A Cheap Pistol for Old Timers!

By Norris Chambers

            Clifton and I began shooting guns when we were youngsters. My father had an old 12 gauge double-barrel shotgun and a .22 repeating rifle that was referred to as a “pump”. I supposed it was called a pump because when shooting several shots a slide beneath the barrel had to be moved back and forth to load the cartridges and eject them after firing. I don’t remember the exact number of cartridges it held. When shooting several shots the movement of the arm back and forth reminded an observer of someone operating a water or air pump. My brother, Clifton’s dad, had a long .22 caliber rifle that only fired one cartridge at a time. He said it was very accurate even though it was cheap. He had spent less than $4.00 for it and had used it for several years. He also had a 16 gauge shotgun that I had never seen him use.

            Clifton managed to trade for an air rifle. It was a nice looking gun but wasn’t very powerful. It was nice looking and was accurate enough to kill birds if they were not too far away. We didn’t care about shooting birds so it wasn’t used much. I was probably nine or ten years old when I managed to convince Papa and Mama that I needed a twenty-two. I saved ‘possum hide earnings until I was wealthy enough to order a nice little single shot for a little over two dollars. It was about two and a half feet long. It was accurate if the target wasn’t over 150 feet and was powerful enough to kill rabbits and other small animals at that distance. Clifton ordered a similar

Rifle but by paying a dollar or so more received a longer, heavier gun with a little better range and accuracy. With the new guns we were now ready for miner’s carbide lights that fit on the head and allowed the shooter to hunt animals in the dark by causing their eyes to glow in the dark. A shot at a point between the shining eyes usually meant another ‘possum or skunk hide for our fur collection. The guns also made it easy to shoot ‘possums out of trees when chased there by a good hunting dog.  Most of the small towns in our end of the county had a merchant or two that bought furs.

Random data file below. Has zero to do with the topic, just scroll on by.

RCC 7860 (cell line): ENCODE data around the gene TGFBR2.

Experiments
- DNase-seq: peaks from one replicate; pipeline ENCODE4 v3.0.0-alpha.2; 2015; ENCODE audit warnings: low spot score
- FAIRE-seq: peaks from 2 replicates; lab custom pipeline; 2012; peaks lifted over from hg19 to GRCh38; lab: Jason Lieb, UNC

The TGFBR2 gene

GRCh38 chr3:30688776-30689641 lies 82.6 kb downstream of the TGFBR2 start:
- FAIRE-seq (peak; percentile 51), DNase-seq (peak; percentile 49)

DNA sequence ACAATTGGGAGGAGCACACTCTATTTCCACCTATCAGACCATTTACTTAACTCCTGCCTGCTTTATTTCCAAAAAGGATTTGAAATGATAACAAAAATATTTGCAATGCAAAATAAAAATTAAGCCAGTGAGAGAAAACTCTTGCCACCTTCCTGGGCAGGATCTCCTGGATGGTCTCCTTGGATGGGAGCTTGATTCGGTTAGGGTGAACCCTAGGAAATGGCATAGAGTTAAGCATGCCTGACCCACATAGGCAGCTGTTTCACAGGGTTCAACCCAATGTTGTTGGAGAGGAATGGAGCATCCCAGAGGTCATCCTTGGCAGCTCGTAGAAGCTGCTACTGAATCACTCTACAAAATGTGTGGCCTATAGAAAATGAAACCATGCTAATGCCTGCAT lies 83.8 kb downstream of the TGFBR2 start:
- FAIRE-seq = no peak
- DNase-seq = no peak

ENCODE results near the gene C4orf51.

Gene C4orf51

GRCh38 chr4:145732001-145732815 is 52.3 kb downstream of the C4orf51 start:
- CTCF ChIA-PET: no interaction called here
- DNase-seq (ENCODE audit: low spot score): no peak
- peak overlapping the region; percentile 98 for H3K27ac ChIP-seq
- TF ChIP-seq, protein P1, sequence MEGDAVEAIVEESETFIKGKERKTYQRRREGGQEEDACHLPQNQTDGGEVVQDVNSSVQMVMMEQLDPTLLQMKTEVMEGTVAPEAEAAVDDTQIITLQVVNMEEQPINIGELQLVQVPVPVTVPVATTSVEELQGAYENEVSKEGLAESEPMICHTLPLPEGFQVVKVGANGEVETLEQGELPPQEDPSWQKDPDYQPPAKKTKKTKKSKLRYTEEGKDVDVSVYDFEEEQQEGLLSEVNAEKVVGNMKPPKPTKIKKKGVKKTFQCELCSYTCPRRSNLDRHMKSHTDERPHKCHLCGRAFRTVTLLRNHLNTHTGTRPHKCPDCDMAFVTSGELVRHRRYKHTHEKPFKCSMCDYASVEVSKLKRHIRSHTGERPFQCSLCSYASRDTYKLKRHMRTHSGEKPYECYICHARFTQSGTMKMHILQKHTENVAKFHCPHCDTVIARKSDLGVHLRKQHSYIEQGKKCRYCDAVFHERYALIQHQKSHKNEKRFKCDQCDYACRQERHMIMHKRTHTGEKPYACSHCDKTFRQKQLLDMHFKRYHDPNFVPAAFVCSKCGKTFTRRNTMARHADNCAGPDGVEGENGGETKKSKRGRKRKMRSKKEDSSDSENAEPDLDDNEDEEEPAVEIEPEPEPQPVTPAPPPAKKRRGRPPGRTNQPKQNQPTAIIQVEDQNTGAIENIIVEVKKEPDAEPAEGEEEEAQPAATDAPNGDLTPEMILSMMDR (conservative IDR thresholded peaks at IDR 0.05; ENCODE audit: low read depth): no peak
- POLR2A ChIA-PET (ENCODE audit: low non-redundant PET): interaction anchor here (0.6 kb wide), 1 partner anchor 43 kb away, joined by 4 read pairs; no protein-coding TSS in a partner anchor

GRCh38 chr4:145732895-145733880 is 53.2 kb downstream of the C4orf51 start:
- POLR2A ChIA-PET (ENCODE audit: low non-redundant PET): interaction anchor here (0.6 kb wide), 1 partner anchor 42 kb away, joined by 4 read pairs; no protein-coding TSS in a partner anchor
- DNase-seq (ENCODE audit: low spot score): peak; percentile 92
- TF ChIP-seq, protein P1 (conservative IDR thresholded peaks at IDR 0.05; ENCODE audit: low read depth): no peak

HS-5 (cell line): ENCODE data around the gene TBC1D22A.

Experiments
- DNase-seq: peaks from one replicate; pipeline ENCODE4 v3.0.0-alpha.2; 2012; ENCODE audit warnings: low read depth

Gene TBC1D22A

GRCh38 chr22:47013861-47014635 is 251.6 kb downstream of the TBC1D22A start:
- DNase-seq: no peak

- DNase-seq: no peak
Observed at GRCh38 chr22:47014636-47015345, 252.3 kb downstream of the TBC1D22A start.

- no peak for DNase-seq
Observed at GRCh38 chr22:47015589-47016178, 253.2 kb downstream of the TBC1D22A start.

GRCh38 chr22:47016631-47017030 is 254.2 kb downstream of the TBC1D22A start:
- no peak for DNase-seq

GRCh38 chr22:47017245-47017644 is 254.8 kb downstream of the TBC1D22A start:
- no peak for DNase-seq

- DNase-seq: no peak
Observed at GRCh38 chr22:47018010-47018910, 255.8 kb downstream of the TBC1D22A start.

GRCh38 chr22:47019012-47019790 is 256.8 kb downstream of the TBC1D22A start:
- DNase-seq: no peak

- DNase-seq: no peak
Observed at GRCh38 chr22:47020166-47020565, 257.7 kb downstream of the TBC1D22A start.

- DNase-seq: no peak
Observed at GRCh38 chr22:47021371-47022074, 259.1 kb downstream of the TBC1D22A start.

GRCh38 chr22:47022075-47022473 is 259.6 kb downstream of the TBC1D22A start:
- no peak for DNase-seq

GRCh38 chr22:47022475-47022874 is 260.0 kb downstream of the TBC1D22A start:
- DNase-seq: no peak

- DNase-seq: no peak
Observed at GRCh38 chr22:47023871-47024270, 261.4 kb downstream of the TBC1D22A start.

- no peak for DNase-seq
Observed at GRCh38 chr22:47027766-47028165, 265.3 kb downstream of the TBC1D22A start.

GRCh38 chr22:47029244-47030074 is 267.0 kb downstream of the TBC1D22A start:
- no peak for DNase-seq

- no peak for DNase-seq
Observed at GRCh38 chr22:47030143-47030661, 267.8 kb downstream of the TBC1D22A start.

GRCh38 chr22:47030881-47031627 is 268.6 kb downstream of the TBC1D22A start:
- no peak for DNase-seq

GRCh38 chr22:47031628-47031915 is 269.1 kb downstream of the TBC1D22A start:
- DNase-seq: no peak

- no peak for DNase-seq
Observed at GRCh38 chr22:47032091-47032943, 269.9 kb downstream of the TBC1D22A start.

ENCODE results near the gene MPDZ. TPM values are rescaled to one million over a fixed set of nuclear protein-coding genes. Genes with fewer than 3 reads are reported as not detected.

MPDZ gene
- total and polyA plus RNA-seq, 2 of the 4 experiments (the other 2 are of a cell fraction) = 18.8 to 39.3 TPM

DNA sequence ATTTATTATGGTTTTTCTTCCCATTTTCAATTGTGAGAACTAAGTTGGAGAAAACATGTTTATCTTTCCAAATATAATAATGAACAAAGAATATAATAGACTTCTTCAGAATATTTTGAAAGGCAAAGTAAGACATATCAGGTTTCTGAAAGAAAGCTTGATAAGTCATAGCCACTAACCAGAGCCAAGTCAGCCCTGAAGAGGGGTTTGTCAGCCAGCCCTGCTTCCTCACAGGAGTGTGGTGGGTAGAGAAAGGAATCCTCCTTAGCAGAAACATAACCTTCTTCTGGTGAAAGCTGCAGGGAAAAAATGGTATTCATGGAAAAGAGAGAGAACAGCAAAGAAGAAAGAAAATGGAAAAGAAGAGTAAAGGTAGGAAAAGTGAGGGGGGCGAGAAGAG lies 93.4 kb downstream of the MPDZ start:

My little gun had an accident that ended its hunting career. I evidently got careless and allowed the barrel to collide with a clay bank and plug the end of the barrel for a few inches. I didn’t notice this and the next time I shot it there was a terrific noise and explosion at the end of the barrel. The barrel was made from thin sheets of steel pressed and laminated into what appeared to be a solid metal tube. About six inches of the end spread apart and split and resembled the end of a dirty string mop. Luckily, Clifton and I were not injured by the explosion. We were badly scared!

            My ‘possum hide money was plentiful enough for me to order a rifle like Clifton’s. He did considerable complaining because my gun was exactly like his and was newer and prettier and had cost a few cents less. The price had actually gone down since he got his gun.

            A few days after the mishap we carefully examined the ruined rifle. The only damage seemed be the end of the barrel. We decided to saw it off and see if it would shoot. Since we were a little bit afraid we clamped the rifle in a vise and tied a string to the trigger. We were completely out of danger when we pulled the trigger from the other side of the shop. The gun fired normally.

            We now had a working rifle with a short barrel and no end sight. We agreed that it would not be useable as a hunting rifle and after some more discussion we came to the conclusion that we could install a nice wooden pistol handle and solder the sight at the end of the barrel. With the proper adornment this could make a nice pistol. We agreed that it would be hard to hit anything with it, but it would be a beautiful novelty and we might be able to trade it for something we could use.

            We spent several hours shaping and attaching a grip that we carved from a fully matured oak limb. With a hacksaw and an assortment of small files we attached a sight at the end of the barrel. We fired a shot from the gun with it mounted tightly in a vise and aimed at the side of the chicken house at a distance of about 30 feet. The sight was aimed and mounted for a direct hit!

The pistol was finished and it was really a thing of beauty!

            We admired the beautiful object a few days then Clifton traded it to Jack Hudson for a set of headphones. I built a nice little radio for him and he enjoyed Lum and Abner and Amos and Andy for a long time. We were both shocked when we heard that Jack had sold the pistol for $5.00.

            “After all,” Clifton complained, “it was only a two dollar pistol!”